The Early Photo Essays of Kurt Markus
The TV and recliner are replaceable.
Nobody messes with the wall art.
Cowboy photographs and paintings reside in a class of their own. They represent a form of freedom and adherence to a code of honor that's changed little over the years. Dear to the hearts of working cowhands are their Charlie Russell prints and Kurt Markus photos, both of which can be found in some form on virtually every cookhouse, bunkhouse, camp cabin and calving-shed wall. None are originals; the cost would be out of reach. Most are decent-quality prints hacked from calendars with a dull pocketknife or torn in haste from the pages of a magazine. Brittle and faded, their corners curl to reveal a brighter shade of paint behind the page. They remain in place for years in shrine-like fashion.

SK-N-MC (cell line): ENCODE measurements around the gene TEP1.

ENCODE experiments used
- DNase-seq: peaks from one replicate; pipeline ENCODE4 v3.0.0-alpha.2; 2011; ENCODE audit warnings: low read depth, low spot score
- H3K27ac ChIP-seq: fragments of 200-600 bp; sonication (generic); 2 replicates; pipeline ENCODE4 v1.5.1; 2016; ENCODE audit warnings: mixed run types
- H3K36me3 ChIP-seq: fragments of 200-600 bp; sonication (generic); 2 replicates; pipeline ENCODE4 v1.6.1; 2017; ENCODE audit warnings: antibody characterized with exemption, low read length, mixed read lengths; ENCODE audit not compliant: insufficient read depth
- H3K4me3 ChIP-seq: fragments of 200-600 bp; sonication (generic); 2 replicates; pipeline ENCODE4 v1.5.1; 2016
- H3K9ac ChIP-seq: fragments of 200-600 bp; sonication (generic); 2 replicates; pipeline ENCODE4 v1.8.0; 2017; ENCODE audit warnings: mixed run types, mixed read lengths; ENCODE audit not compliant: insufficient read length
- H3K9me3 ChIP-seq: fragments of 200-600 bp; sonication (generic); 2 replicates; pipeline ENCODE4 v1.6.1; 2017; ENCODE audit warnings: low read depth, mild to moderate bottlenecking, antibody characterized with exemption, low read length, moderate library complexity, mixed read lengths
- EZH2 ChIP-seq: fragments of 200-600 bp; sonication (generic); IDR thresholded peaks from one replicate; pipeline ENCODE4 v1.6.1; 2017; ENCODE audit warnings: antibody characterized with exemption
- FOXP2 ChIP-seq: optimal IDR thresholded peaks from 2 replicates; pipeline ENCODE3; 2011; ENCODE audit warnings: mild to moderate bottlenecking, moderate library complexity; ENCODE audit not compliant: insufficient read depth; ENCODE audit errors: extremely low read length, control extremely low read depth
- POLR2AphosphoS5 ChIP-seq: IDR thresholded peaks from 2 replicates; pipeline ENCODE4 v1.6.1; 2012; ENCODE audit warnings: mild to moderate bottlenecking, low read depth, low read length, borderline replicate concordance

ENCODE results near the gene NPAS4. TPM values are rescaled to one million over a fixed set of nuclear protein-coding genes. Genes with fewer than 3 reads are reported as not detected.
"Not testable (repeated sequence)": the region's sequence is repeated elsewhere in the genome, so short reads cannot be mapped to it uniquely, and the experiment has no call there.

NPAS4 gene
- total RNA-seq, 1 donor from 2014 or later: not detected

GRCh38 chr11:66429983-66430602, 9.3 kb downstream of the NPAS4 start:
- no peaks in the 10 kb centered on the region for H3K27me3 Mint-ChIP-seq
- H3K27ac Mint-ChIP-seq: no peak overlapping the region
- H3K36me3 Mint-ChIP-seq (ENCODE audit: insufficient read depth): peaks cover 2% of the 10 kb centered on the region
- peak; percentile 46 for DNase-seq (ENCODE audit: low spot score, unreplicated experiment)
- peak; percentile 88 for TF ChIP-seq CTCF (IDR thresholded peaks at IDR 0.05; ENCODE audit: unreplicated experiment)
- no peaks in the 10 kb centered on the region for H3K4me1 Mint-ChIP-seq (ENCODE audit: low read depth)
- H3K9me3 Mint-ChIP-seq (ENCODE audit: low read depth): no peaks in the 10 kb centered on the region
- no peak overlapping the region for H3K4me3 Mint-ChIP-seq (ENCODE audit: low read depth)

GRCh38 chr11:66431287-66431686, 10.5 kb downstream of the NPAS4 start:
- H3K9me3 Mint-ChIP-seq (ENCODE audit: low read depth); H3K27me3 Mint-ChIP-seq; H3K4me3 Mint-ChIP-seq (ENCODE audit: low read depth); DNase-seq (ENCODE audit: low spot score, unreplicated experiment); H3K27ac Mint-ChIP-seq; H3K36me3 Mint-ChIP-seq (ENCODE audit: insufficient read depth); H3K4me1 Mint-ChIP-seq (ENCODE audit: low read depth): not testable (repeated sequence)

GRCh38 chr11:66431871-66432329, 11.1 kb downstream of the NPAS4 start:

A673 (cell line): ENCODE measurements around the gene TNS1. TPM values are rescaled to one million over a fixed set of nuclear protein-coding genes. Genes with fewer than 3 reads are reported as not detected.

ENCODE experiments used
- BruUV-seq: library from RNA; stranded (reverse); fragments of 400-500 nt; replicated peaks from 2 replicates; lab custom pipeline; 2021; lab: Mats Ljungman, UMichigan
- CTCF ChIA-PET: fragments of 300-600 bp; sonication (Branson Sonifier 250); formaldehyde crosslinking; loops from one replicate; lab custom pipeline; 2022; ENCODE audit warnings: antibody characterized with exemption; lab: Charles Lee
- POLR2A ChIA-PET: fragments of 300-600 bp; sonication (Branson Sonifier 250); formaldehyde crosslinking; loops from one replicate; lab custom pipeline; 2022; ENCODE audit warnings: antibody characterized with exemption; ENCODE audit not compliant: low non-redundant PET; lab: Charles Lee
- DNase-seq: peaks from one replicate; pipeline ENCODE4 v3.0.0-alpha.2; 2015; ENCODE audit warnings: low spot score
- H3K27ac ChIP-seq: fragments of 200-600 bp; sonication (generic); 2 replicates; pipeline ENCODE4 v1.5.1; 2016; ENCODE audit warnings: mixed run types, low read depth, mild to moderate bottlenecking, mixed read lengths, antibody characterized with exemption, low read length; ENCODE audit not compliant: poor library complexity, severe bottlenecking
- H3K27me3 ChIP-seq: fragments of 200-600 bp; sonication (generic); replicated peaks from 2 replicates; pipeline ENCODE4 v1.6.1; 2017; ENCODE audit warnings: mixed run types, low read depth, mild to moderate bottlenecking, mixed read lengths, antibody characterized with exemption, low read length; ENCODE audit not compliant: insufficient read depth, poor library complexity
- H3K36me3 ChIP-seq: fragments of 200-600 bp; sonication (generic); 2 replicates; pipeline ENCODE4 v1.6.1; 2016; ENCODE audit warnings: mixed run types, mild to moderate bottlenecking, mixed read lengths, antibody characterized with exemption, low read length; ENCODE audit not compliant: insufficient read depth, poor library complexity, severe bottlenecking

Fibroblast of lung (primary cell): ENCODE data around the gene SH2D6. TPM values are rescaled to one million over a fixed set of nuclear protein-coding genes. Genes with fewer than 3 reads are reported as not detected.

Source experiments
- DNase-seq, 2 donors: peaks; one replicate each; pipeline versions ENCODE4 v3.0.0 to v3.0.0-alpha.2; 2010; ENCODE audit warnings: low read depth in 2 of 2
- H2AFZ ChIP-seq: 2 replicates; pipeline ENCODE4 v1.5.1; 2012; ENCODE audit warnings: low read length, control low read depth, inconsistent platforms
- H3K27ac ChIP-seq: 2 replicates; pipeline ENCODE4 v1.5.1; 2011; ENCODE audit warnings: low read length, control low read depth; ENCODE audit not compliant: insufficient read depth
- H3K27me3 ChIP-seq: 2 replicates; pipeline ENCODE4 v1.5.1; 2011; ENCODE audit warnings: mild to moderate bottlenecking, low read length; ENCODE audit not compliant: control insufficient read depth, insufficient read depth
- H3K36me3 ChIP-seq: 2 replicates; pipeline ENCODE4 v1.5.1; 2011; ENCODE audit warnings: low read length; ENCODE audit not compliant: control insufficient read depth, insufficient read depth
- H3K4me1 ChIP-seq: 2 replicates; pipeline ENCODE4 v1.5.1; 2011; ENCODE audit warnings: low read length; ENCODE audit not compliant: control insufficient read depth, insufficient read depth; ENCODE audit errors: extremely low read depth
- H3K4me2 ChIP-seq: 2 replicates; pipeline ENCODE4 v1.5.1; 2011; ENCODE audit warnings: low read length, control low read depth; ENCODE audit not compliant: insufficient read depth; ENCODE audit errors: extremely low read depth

The identities of the cowboys in Russell's paintings have vanished from memory, returning to the very same earth that claimed the cattle and horses they worked a century ago. But the cowboys and buckaroos in Kurt Markus' early photos, captured like fireflies behind the dark curtain of his shutter, are still within reach.
Read the complete story in the October Issue of Western Horseman.